There might not be another athlete, living or dead, who commands more respect than Muhammad Ali, “The Greatest”.
That’s why America frowned and shook its collective head when Marlins boss Jeffrey Loria dragged Ali out for a pre-game ceremony on opening night of the MLB season in Miami yesterday. Ali, a shell of his former self, probably did not even know where he was. His hands shook violently while he rode in on a golf cart, the ghost of a fallen champion. Seniors, boomers, twenty-somethings, and teenagers, born well after his fighting days were over, all expressed their sadness and shock at seeing the Champ in such poor shape, ravaged by Parkinson’s disease.
But all of the love and admiration for this man makes me wonder: Would Ali be held in the same high esteem if his athletic heyday was, say, 2012?
Think about this generation’s most beloved, and despised, athletes. The ones we love are selfless, stoic and modest – think Cal Ripken, Jr. The ones we hate are aloof, egotistical, and never afraid to tell us that they’re the best – think Barry Bonds. Where does Ali stand on this spectrum? Anyone can answer that question.
Ali is as famous, if not more famous, for his flamboyant personality and bravado than for his results in the ring. By all accounts he was the cockiest man that ever lived.
His spiteful, arrogant rants and raves will forever live in our minds. Over and over, he proclaimed himself, “the greatest that ever lived.” He ridiculed opponents before every bout, most notably Joe Frazier, who some believe never recovered from Ali’s verbal attacks (among other things, Ali called Frazier an Uncle Tom, a gorilla, and constantly poked fun at his lack of education). The mild-mannered Frazier even ventured to say, “God’s shut him up. He can’t talk no more because he was saying the wrong things,” when Parkinson’s began to control Ali’s body.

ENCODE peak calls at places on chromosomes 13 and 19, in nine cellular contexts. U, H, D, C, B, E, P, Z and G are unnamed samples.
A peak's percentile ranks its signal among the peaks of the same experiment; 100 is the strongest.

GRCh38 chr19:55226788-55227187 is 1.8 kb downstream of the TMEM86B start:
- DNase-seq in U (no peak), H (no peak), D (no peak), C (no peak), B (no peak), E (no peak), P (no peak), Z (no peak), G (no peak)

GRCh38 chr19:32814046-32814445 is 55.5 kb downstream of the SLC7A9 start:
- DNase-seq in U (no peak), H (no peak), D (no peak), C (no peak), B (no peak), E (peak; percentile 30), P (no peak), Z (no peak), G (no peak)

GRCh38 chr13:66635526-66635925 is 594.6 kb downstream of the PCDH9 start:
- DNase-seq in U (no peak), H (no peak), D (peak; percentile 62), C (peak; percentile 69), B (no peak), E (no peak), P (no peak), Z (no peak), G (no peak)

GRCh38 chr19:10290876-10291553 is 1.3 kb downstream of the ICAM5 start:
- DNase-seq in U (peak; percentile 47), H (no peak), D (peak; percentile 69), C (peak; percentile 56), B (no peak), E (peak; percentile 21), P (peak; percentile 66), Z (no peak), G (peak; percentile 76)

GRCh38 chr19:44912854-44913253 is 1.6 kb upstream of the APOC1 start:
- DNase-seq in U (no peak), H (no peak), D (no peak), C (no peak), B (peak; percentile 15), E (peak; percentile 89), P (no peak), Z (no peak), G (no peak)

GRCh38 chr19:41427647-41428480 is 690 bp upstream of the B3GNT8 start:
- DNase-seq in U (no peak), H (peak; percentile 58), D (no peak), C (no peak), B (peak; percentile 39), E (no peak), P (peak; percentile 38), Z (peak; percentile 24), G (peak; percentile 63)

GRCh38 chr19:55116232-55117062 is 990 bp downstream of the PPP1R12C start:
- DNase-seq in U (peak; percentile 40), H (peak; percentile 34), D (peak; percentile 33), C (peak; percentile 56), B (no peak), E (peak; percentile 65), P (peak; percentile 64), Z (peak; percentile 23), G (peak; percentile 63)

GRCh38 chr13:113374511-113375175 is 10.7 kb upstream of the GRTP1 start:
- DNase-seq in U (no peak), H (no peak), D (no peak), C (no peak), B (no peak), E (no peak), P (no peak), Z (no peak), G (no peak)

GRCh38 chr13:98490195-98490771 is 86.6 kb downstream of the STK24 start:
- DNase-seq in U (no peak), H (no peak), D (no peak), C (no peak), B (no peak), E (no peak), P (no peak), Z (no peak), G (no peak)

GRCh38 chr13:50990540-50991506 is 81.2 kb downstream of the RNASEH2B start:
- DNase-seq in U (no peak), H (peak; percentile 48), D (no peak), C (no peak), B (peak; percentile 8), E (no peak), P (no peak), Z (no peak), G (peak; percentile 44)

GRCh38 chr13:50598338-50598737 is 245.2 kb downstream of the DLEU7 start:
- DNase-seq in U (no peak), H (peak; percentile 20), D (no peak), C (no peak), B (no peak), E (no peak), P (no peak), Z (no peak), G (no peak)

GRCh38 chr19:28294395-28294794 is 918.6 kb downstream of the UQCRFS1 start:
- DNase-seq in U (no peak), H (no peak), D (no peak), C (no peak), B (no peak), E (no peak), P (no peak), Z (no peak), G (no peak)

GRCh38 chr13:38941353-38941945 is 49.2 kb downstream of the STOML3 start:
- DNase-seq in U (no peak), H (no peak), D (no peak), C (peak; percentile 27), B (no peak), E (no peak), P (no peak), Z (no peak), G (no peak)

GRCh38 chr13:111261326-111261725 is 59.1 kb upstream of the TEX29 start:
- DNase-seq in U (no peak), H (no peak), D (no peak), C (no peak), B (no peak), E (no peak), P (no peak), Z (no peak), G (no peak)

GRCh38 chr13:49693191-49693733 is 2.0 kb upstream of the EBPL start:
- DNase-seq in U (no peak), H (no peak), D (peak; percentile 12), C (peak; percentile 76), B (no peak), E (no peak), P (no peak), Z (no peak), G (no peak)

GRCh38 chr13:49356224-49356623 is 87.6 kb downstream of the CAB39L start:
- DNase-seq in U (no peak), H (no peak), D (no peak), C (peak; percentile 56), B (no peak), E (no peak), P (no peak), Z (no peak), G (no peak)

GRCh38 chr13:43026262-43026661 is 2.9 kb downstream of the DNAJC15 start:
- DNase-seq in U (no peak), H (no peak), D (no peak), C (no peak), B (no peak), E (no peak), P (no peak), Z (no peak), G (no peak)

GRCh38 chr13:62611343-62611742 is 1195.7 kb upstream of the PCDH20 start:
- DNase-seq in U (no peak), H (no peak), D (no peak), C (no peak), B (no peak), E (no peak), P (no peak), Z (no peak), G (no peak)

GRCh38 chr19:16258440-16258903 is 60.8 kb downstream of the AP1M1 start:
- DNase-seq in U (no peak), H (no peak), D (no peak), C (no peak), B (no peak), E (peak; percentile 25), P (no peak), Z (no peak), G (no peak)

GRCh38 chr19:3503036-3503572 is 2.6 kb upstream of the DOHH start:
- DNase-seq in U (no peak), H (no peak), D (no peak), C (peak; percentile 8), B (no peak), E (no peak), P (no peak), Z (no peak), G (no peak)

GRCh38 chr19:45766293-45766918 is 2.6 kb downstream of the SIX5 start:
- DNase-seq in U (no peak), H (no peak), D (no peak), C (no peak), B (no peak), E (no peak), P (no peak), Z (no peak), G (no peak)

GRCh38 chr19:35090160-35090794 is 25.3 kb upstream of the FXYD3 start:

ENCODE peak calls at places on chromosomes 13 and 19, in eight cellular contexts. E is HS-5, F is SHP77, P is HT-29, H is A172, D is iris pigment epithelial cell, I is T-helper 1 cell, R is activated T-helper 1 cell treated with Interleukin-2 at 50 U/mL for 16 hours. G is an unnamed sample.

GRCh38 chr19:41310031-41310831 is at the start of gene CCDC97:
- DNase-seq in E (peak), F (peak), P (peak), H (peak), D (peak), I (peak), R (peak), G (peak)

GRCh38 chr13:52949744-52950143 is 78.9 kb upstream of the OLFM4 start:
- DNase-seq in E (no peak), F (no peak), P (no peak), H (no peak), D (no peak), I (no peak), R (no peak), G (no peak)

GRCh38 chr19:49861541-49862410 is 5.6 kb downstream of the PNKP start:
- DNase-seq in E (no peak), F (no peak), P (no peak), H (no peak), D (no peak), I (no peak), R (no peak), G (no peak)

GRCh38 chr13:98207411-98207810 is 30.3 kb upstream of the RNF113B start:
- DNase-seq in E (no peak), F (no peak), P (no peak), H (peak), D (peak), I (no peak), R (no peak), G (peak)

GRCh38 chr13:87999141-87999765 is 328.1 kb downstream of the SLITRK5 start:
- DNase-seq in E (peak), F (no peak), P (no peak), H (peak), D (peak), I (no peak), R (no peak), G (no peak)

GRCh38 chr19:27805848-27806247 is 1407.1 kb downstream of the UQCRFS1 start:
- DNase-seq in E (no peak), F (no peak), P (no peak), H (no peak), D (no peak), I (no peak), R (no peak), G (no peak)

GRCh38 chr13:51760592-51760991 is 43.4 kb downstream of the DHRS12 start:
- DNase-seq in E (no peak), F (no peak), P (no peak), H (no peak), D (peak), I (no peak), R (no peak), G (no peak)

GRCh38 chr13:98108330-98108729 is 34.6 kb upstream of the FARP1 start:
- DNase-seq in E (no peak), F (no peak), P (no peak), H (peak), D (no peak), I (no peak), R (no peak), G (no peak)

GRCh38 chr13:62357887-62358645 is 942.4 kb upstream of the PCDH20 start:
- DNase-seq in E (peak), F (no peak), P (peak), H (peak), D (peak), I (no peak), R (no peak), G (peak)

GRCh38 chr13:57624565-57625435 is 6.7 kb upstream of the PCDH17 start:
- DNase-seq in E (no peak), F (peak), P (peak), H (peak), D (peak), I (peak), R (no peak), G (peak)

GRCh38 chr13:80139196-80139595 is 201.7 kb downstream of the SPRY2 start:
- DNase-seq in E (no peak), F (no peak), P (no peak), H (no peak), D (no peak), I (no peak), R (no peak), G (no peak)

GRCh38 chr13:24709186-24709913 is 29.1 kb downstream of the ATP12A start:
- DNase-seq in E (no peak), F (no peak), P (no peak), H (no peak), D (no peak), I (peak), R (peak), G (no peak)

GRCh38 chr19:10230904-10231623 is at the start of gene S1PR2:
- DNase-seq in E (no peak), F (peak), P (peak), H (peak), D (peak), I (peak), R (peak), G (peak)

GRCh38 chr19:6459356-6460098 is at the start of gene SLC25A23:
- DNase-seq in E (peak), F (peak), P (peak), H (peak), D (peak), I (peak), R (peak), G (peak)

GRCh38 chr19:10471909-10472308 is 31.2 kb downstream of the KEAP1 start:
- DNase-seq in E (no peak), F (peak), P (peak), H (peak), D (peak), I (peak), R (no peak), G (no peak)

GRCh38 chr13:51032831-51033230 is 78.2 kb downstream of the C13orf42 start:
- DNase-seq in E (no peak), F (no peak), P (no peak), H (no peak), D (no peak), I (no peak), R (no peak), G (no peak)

Imagine someone at the apex of his sport, like Lebron James, spitting such venom to opponents. He’d be ripped apart by the media and fans alike. Any dignity he once had would be gone in an instant. Yet Ali is beloved for it, while many of today’s athletes have done far less to upset fans.
Ali also famously refused to serve his country in the Vietnam War, famously saying, “I ain’t got no quarrel with them Viet Cong… they never called me nigger.” Granted, Ali did have detractors after this selfish move, but it was celebrated by some, and wholly ignored by others.
On the flip side, the public outcry was deafening when Boston Bruins goalie Tim Thomas refused to join his team at the White House earlier this year to celebrate their 2011 Stanley Cup win, citing political differences with the current administration.
Overall it seems like Ali got away with a lot of lip and cowardice.
Is this a generational issue? That seems unlikely, as many of today’s fans were in their sports-viewing prime during the Ali era?
Did he get away with it because he was so dominant? Maybe.
Michael Jordan, also the “best ever”, is also viciously egotistical and detached, yet he is almost universally beloved.
Whatever the reason is, there’s a ton of hypocrisy involved, and I don’t like it. What Ali did in the ring should have had no bearing on the way he carried himself among others. Greatness and fame is no excuse for malice and arrogance, though that’s where it most often leads. The fact that he is a Draft Dodger only adds to the infamy.
That said, it was difficult to watch Ali last night. No man deserves a fate like his. But the American public needs to take a step back and see that the man they love and admire possesses many of the traits that they’ve come to loathe.